Input-Output (I-O) analysis is a means of examining inter-industry relationships within an economy. It captures all monetary market transactions between industries in a given time period. The resulting mathematical formulae allow for examinations of the effects of a change in one or several economic activities on an entire economy (economic impact analysis).
IMPLAN expands upon the traditional I-O approach to also include transactions between industries and institutions1 and between institutions themselves, thereby capturing all monetary market transactions in a given time period. IMPLAN can thus more accurately be described as a Social Account Matrix (SAM) model, though the terms I-O and SAM are often used interchangeably.
Although IMPLAN provides a framework to conduct an analysis of economic impacts, each stage of an analysis should be carefully scrutinized to make sure it is logical. Procedures and assumptions need to be validated. Please review IMPLAN and Input-Output analysis' assumptions.
Constant Returns to Scale
The same quantity of inputs is needed per unit of Output, regardless of the level of production. In other words, if Output increases by 10%, input requirements will also increase by 10%.
Fixed Input Structure/No Supply Constraints
This structure assumes that changes in the economy will affect the Industry's Output level but not the mix of Commodities and services it requires to produce that Output. This means that the same recipe of inputs will always be used to create the Output unless changes to the IMPLAN production function are made by the user.
I-O models assume that all firms within an industry are characterized by a common production process. In IMPLAN, edits can be made to the production function of an industry in order to model a distinct firm.
No Supply Constraints
I-O assumes there are no restrictions to inputs, raw materials, and employment and assumes there is enough to produce an unlimited amount of product. It is up to the user to decide whether this is a reasonable assumption for their study area and analysis, especially when dealing with large-scale impacts.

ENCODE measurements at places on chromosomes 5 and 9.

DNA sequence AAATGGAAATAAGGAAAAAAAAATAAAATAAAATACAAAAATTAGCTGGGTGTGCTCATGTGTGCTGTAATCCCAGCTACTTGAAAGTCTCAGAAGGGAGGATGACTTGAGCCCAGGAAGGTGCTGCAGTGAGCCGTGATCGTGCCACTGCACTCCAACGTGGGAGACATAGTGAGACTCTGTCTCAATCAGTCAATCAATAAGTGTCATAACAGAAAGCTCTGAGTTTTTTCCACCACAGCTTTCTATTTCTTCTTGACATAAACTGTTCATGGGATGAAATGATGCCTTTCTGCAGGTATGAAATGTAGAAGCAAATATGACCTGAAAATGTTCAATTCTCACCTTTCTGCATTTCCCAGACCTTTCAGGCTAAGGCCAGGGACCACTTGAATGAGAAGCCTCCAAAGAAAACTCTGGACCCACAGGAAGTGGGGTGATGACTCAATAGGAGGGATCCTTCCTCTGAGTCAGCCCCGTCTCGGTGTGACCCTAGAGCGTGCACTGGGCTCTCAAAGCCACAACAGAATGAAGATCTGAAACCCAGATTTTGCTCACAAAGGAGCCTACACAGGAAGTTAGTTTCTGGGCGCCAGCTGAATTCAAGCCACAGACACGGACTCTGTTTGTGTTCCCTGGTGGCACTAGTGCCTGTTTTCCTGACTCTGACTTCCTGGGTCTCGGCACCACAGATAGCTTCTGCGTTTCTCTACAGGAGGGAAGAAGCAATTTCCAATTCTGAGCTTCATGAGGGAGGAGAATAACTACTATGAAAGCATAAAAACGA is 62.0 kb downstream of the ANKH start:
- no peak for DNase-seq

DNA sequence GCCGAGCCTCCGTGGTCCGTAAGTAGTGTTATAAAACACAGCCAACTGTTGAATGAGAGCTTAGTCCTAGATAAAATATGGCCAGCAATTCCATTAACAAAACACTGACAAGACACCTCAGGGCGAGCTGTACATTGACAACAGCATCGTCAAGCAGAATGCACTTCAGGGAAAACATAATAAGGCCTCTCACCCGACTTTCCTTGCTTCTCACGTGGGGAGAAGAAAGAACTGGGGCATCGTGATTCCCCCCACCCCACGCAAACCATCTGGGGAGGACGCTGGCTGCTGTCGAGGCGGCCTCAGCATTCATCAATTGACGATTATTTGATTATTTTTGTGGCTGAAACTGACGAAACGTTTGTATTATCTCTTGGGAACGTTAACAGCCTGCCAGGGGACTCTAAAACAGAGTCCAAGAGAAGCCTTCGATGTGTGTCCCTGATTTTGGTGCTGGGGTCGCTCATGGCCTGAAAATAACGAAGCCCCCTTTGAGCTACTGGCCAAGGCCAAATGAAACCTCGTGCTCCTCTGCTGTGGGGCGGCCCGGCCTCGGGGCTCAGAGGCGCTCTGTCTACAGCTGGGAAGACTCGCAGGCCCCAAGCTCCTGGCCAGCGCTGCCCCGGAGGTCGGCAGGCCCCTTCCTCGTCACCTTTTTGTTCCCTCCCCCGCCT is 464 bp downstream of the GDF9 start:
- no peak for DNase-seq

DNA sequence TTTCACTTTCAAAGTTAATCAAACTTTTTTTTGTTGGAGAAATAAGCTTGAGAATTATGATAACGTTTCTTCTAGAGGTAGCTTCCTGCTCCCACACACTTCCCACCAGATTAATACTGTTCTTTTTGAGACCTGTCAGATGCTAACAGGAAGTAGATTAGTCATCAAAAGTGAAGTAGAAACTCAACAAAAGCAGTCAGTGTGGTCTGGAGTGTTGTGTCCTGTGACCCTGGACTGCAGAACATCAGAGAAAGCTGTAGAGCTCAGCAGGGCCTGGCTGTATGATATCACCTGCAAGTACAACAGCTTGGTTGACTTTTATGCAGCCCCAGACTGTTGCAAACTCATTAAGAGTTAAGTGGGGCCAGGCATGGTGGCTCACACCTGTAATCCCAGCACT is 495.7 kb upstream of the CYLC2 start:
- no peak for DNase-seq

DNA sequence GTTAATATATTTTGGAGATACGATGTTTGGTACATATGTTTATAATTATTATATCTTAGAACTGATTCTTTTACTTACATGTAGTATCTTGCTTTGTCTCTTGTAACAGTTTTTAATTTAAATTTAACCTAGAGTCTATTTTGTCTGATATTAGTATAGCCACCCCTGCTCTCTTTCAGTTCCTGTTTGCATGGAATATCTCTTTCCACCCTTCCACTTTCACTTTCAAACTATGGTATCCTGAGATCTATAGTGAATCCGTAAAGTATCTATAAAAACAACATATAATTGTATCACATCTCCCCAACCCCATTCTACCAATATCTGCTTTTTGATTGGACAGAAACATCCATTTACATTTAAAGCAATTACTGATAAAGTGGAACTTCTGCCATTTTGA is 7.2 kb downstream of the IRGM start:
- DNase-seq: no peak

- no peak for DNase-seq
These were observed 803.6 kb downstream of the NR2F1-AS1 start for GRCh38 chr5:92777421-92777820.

An Industry, and the production of Commodities, uses the same technology to produce each of its products. In other words, an Industry's Leontief Production Function is a weighted average of the inputs required to produce the primary product and each of the by-products, weighted by the Output of each of the products.
Constant Byproducts Coefficients
As a requirement of the technology assumption, Industry byproduct coefficients are constant. An Industry will always produce the same mix of Commodities regardless of the level of production.
The Model is Static
No price changes are built in IMPLAN and the underlying data and relationships are not affected by impact runs. Input-Output models do not account for general equilibrium effects such as offsetting gains or losses in other Industries or geographies or the diversion of funds from other projects.
In Input-Output models, Type I multipliers measure only the backward linkages, also known as upstream effects. Input-Output analysis does not look at forward linkages in terms of how an industry’s production is used as an input for other production or for final use, also known as downstream effects.
The length of time that it takes for the economy to settle at its new equilibrium after an initial change in economic activity is unclear because time is not explicitly included in regional I-O models.
PRINCIPLES OF INPUT-OUTPUT
There are three fundamental principles underlying the I-O accounts (Horowitz & Planting, 2009).
Under this principle, the data compiled from one source are comparable with the data compiled from another source. For example, in accordance with this principle, the estimates shown in the I-O accounts should be consistent with the underlying source data and with the estimates shown in the national accounts. In the United States, NAICS provides a consistent basis for classification that enables comparisons across the broad range of economic statistics.
Under this principle, each Industry's Output is produced with a unique set of inputs or a unique production function.
Under this principle, all inputs consumed by an I-O industry are a linear function of the level of Output that is, the inputs consumed vary in direct proportion to Output and there are no economies of scale.
IMPLAN is a regional economic analysis software application that is designed to estimate the impact or ripple effect (specifically backward linkages) of a given economic activity within a specific geographic area through the implementation of its Input-Output model. Studies, results, and reports that rely on IMPLAN data or applications are limited by the researcher’s assumptions concerning the subject or event being modeled. Studies such as this one are in no way endorsed or verified by IMPLAN Group, LLC unless otherwise stated by a representative of IMPLAN.
IMPLAN provides the estimated Indirect and Induced Effects of the given economic activity as defined by the user's inputs. Some Direct Effects may be estimated by IMPLAN when such information is not specified by the user. While IMPLAN is an excellent tool for its designed purposes, it is the responsibility of analysts using IMPLAN to be sure inputs are defined appropriately and to be aware of the following assumptions within any I-O Model: